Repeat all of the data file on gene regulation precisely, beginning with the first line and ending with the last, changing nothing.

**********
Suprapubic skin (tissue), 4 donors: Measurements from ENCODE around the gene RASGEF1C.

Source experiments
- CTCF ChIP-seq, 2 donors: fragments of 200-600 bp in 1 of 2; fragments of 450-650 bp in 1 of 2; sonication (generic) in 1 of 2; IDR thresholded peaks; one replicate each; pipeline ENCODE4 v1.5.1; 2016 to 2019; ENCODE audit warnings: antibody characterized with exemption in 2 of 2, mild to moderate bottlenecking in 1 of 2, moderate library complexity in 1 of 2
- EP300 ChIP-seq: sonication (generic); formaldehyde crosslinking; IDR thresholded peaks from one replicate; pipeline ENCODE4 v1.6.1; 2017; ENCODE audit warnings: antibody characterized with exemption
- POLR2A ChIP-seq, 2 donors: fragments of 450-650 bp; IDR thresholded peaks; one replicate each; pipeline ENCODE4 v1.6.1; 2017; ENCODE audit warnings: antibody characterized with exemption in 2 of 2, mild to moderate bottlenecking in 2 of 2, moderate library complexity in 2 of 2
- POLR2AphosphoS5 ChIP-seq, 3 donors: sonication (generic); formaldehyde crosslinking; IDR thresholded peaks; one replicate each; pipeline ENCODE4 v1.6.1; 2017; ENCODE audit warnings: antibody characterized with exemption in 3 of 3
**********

Suprapubic skin (tissue), 4 donors: Measurements from ENCODE around the gene RASGEF1C.

Source experiments
- CTCF ChIP-seq, 2 donors: fragments of 200-600 bp in 1 of 2; fragments of 450-650 bp in 1 of 2; sonication (generic) in 1 of 2; IDR thresholded peaks; one replicate each; pipeline ENCODE4 v1.5.1; 2016 to 2019; ENCODE audit warnings: antibody characterized with exemption in 2 of 2, mild to moderate bottlenecking in 1 of 2, moderate library complexity in 1 of 2
- EP300 ChIP-seq: sonication (generic); formaldehyde crosslinking; IDR thresholded peaks from one replicate; pipeline ENCODE4 v1.6.1; 2017; ENCODE audit warnings: antibody characterized with exemption
- POLR2A ChIP-seq, 2 donors: fragments of 450-650 bp; IDR thresholded peaks; one replicate each; pipeline ENCODE4 v1.6.1; 2017; ENCODE audit warnings: antibody characterized with exemption in 2 of 2, mild to moderate bottlenecking in 2 of 2, moderate library complexity in 2 of 2
- POLR2AphosphoS5 ChIP-seq, 3 donors: sonication (generic); formaldehyde crosslinking; IDR thresholded peaks; one replicate each; pipeline ENCODE4 v1.6.1; 2017; ENCODE audit warnings: antibody characterized with exemption in 3 of 3